The Removers: A Memoir

In 1990, when Andrew Meredith was 14 years old, his family fell apart. The downfall was caused by his 50-year-old father, a teacher fired from Pennsylvania's La Salle College after he was accused of sexual misconduct with a female student. The scandal and its lasting impact on Meredith's mother and sister, and the author, bind this powerfully drawn, often wrenching debut memoir. His father later found work as a "remover"--someone who takes away the bodies of people who died in their own homes--and the story of Meredith's experiences working alongside him becomes the central thread and metaphor for the dissolution of his family.

A remover is "paid to be invisible.... We are men made to be forgotten." Fortunately for the reader, however, Meredith never forgets incidents from his life; he vividly recall details from his often gruesome, sometimes exhilarating experiences handling corpses while grappling with his bitterness toward a man who broke his heart.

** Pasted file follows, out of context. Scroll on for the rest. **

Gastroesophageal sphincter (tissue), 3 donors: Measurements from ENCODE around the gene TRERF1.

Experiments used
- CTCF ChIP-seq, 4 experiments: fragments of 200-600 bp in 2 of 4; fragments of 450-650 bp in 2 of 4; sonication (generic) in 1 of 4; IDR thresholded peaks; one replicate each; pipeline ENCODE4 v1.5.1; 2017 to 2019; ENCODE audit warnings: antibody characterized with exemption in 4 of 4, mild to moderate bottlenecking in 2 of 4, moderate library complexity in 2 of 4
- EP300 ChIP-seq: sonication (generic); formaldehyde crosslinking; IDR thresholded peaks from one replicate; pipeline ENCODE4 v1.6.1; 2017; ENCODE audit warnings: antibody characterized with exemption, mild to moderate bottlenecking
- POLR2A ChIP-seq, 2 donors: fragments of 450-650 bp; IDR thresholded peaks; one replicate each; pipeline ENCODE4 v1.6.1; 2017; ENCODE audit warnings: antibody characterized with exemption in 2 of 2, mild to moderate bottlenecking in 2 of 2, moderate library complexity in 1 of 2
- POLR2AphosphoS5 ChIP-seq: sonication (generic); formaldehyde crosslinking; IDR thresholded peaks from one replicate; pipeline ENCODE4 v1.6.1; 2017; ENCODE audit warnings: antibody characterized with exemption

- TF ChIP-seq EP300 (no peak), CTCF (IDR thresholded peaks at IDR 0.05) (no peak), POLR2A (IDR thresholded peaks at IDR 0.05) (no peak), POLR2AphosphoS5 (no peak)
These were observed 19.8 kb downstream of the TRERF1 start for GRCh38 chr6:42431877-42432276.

Meredith's fluid, unabashed prose is delivered in a stream-of-consciousness style interspersed with scenes of how he floundered for 15 years after high school. He worked a job he didn't want, taking 10 years to finish college, and endured a series of failed romantic relationships. After ultimately moving to California, Meredith missed his hometown--the Frankford neighborhood of Philadelphia. Might his work with the dead have been his true professional calling, his salvation? Meredith's circuitous journey of self-discovery will fascinate those interested in the mysteries of life and death. --Kathleen Gerard, blogger at Reading Between the Lines

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